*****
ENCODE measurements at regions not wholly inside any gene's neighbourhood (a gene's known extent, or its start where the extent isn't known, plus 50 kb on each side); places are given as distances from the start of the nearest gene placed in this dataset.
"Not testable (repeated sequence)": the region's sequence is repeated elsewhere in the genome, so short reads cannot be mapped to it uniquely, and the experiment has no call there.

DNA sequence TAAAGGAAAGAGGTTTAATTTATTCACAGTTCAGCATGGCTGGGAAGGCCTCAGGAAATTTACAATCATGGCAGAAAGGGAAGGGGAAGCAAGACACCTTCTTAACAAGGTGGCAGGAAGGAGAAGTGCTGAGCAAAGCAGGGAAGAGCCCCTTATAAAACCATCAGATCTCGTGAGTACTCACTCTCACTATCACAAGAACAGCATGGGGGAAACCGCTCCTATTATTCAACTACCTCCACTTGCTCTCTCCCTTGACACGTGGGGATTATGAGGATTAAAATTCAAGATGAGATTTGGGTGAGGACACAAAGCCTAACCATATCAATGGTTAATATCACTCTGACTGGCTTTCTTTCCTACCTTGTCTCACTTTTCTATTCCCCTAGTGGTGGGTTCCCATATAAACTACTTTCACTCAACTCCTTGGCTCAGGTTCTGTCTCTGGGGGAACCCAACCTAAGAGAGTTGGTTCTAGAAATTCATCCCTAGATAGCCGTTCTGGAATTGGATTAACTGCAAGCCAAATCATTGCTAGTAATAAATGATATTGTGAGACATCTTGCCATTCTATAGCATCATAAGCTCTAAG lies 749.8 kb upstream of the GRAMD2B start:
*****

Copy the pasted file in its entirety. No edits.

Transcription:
ENCODE measurements at regions not wholly inside any gene's neighbourhood (a gene's known extent, or its start where the extent isn't known, plus 50 kb on each side); places are given as distances from the start of the nearest gene placed in this dataset.
"Not testable (repeated sequence)": the region's sequence is repeated elsewhere in the genome, so short reads cannot be mapped to it uniquely, and the experiment has no call there.

DNA sequence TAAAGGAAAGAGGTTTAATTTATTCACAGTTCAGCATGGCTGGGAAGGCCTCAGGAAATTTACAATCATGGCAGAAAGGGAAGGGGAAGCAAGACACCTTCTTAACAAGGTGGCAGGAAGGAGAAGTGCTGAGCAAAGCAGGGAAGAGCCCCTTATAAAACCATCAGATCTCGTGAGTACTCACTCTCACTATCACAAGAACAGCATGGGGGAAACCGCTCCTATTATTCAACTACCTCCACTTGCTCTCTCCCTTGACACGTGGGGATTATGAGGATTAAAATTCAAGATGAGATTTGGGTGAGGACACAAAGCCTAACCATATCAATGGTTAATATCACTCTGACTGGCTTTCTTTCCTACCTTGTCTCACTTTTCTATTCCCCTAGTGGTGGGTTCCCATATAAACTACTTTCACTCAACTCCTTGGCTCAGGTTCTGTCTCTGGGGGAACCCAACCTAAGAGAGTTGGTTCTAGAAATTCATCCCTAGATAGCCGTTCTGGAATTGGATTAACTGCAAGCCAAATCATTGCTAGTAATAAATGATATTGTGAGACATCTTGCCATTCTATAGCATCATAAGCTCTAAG lies 749.8 kb upstream of the GRAMD2B start: